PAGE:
This last step will copy the compiled files as well as other resources to the installation directory, by default /usr/local/nginx. You may need to be logged in as root to perform this operation depending on permissions granted to the /usr/local directory.

Again, if you build the application without configuring it, you take the risk of missing out on a lot of features, such as the optional modules and others that we are about to discover.

Path options

When running the configure command, you are offered the chance to enable some switches that let you specify the directory or file paths for a variety of elements. Please note that the options offered by the configuration switches may change according to the version you downloaded. The following options listed are valid with the stable version, as of release 1.13.8. If you use another version, run the ./configure --help command to list the available switches for your setup.

Using a switch typically consists of appending some text to the command line. For instance, using the --conf-path switch:

[ nginx-1.13.8]# ./configure --conf-path=/etc/nginx/nginx.conf

Here is an exhaustive list of the configuration switches for configuring paths:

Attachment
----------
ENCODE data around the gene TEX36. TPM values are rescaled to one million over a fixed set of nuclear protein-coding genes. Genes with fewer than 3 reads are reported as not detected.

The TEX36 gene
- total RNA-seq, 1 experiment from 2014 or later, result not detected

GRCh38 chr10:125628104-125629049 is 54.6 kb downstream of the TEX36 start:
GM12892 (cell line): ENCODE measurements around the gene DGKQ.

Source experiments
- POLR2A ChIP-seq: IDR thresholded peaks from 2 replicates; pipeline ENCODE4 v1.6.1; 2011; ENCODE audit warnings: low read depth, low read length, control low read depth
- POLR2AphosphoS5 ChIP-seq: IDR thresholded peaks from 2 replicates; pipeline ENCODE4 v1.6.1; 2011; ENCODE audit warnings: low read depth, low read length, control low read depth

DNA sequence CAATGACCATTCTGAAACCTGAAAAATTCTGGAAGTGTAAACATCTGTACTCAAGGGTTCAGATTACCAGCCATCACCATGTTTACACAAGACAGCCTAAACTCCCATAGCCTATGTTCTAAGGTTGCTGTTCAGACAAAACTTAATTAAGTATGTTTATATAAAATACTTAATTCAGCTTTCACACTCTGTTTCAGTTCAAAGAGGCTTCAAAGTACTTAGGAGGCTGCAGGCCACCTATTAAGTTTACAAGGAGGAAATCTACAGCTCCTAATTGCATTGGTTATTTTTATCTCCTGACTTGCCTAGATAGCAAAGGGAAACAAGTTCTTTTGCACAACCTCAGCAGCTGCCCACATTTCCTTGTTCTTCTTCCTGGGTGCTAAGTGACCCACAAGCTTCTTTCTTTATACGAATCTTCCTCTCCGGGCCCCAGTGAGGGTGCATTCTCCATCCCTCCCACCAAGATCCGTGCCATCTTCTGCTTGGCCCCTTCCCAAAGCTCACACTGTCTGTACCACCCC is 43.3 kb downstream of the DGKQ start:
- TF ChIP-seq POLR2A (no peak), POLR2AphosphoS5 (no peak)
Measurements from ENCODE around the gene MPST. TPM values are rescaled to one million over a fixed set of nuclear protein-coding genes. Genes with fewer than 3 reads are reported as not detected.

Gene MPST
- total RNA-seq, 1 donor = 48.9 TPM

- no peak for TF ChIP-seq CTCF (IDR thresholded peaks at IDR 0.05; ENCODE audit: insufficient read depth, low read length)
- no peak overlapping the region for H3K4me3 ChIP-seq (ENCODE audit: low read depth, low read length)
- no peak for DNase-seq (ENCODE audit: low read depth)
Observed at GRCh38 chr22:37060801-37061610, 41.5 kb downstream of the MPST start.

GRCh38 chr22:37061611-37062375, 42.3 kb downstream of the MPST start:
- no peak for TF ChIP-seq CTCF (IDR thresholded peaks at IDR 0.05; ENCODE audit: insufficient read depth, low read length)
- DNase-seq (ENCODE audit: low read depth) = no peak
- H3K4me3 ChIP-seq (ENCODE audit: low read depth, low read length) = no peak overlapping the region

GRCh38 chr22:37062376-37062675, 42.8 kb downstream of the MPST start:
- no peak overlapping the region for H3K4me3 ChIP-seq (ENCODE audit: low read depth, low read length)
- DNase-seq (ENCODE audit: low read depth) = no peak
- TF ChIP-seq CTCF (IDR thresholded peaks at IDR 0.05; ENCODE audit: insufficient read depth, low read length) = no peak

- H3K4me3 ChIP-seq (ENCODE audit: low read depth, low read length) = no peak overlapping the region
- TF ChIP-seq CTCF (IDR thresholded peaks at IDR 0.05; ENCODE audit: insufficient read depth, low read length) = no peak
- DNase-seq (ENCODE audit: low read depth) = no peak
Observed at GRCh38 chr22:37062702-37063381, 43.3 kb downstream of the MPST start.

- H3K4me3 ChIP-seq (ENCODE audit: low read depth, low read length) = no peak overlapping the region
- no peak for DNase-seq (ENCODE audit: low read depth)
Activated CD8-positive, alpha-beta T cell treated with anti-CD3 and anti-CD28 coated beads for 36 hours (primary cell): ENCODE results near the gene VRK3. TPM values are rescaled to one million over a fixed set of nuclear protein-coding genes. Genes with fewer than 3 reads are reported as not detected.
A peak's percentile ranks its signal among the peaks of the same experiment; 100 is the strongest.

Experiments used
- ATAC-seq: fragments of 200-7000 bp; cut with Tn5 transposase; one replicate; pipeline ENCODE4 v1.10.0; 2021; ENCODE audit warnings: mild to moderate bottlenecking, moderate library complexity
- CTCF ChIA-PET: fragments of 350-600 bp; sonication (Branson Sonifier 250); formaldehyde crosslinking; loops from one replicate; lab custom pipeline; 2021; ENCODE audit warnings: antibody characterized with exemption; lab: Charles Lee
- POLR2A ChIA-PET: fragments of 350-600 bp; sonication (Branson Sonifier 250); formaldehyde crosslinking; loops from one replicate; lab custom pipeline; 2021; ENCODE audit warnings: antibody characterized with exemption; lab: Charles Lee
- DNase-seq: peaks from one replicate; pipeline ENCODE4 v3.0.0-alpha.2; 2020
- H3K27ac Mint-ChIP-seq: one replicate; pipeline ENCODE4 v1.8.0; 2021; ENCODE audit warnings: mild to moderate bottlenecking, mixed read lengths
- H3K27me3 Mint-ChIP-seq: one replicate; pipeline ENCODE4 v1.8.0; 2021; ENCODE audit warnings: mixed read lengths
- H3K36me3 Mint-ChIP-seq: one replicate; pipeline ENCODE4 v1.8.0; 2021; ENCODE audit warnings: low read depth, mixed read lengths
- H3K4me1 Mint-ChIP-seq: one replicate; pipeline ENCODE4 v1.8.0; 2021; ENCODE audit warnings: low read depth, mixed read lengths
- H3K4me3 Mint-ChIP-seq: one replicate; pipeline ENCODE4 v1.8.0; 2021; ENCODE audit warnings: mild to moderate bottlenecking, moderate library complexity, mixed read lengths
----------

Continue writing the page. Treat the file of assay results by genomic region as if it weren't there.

Default value


The base folder in which Nginx will be installed.


If you configure other switches using relative paths, they will connect to the base folder.

For example; specifying --conf-path=conf/nginx.conf will result in your configuration file being found at /usr/local/nginx/conf/nginx.conf.


The path where the Nginx binary file should be installed.



The path of the main configuration file.



The location of your error log. Error logs can be configured very accurately in the configuration files. This path only applies in case you do not specify any error logging directive in your configuration.



The path of the Nginx PID file. You can specify the PID file path in the configuration file. If that's not the case, the value you specify for this switch will be used.


The PID file is a simple text file containing the process identifier. It is placed in a well-defined location so that other applications can easily find the PID of a running program.


The location of the lock file. Again, it can be specified in the configuration file, but if it isn't, this value will be used.


The lock file allows other applications to determine whether or not the program is running. In the case of Nginx, it is used to make sure that the process is not started twice.


Defines the path to the Perl modules. This switch must be defined if you want to include additional Perl modules.



Path to the Perl binary file; used for executing Perl scripts. This path must be set if you want to allow execution of Perl scripts.



Defines the location of access logs. This path is used only if the access log directive is unspecified in the configuration files.



Directory used for storing temporary files generated by client requests.



Location of the temporary files used by the proxy.





Location of the temporary files used by the HTTP FastCGI, uWSGI, and SCGI modules.